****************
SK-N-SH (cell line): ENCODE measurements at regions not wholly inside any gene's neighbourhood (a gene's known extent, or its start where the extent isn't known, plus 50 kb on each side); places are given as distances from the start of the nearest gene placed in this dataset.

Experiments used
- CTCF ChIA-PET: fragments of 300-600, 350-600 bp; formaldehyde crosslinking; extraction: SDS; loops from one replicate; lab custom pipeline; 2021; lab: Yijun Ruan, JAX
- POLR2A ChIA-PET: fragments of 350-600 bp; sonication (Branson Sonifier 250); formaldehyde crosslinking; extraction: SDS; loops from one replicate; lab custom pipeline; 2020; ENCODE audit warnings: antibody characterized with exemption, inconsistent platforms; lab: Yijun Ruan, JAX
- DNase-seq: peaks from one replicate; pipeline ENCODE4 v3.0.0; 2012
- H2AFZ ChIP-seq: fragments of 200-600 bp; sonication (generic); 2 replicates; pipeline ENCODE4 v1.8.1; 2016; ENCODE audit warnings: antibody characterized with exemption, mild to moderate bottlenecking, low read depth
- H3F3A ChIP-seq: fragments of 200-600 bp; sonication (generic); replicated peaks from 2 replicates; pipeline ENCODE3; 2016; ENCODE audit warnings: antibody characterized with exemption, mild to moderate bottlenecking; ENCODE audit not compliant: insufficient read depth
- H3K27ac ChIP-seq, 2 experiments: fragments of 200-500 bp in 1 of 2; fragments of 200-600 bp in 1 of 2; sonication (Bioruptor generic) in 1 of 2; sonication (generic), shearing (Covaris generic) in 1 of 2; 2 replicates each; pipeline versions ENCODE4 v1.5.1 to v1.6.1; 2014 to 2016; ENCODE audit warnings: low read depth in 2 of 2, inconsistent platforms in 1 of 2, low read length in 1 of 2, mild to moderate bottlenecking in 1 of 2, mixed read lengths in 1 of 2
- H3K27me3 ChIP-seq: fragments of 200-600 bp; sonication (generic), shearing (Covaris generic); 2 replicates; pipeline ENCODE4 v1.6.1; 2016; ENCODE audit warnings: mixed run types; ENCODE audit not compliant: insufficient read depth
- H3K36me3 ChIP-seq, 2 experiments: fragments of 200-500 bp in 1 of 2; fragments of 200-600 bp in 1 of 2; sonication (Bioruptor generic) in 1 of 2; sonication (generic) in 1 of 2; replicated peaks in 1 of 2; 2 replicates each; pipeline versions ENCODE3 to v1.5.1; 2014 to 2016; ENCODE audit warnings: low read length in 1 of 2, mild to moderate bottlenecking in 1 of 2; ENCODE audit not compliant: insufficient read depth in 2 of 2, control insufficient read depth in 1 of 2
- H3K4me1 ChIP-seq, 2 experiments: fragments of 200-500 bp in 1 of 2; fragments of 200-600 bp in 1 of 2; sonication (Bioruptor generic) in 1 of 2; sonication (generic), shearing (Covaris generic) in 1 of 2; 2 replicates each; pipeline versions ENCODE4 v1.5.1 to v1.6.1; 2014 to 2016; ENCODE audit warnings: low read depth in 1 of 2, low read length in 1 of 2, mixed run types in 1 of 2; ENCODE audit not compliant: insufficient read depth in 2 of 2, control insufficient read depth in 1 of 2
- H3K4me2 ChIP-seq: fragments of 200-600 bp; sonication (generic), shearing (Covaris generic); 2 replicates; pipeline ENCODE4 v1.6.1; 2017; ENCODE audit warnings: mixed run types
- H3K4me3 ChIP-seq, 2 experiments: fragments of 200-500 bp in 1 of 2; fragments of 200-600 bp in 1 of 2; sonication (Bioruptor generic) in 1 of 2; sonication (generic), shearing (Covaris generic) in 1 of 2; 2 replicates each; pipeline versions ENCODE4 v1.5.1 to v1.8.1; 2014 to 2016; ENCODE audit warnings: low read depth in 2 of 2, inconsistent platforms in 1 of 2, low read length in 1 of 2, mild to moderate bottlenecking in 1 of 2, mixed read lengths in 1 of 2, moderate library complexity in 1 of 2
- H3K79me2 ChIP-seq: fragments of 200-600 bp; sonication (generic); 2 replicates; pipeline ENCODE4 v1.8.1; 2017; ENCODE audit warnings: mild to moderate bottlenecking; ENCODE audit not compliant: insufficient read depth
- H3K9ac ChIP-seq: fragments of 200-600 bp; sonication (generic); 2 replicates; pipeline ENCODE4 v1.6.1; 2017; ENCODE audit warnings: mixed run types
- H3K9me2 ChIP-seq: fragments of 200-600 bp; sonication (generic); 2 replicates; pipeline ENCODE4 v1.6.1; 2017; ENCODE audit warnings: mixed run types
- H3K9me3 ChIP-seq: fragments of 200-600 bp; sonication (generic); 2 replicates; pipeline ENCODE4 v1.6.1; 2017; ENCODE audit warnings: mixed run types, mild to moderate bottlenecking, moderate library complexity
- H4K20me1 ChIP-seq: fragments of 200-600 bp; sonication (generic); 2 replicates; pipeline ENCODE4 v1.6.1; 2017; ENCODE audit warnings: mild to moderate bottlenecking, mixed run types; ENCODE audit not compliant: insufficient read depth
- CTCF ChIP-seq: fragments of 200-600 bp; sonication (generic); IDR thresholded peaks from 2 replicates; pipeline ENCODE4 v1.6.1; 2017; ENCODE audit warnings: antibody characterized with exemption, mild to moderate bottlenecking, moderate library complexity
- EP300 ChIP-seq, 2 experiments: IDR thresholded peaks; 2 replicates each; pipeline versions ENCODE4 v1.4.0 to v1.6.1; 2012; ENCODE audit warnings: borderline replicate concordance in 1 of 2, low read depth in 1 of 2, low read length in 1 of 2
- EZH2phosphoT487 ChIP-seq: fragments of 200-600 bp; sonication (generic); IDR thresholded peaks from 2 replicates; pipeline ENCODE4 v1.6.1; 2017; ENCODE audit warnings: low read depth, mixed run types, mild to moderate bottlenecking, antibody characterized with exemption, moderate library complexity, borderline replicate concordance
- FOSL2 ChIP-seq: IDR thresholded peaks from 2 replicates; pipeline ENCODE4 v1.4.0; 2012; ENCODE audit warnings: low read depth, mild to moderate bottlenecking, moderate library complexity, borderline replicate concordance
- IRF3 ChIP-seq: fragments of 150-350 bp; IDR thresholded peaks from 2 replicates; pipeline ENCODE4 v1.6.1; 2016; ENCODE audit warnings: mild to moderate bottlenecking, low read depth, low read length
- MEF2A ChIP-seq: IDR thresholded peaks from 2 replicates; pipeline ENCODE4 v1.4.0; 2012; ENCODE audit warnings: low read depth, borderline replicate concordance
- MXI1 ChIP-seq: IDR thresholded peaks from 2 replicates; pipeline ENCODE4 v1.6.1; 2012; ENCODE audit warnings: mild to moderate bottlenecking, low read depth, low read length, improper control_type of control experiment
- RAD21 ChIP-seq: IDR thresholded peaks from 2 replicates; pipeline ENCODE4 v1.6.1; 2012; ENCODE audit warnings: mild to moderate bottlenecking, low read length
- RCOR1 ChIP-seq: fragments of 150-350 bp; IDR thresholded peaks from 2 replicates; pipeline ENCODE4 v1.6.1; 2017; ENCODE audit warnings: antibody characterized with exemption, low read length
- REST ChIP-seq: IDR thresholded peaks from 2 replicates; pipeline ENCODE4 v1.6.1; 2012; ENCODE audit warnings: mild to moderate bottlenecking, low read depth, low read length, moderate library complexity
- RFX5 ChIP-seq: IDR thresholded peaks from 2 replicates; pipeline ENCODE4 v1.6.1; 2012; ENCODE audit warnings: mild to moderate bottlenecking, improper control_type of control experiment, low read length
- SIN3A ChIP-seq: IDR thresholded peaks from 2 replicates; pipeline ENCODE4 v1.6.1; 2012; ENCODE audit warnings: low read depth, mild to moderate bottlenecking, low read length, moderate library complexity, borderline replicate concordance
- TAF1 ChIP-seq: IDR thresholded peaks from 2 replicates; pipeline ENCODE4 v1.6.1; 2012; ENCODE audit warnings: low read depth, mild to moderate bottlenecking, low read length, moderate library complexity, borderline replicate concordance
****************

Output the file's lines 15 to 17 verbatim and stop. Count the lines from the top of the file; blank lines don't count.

- H3K9ac ChIP-seq: fragments of 200-600 bp; sonication (generic); 2 replicates; pipeline ENCODE4 v1.6.1; 2017; ENCODE audit warnings: mixed run types
- H3K9me2 ChIP-seq: fragments of 200-600 bp; sonication (generic); 2 replicates; pipeline ENCODE4 v1.6.1; 2017; ENCODE audit warnings: mixed run types
- H3K9me3 ChIP-seq: fragments of 200-600 bp; sonication (generic); 2 replicates; pipeline ENCODE4 v1.6.1; 2017; ENCODE audit warnings: mixed run types, mild to moderate bottlenecking, moderate library complexity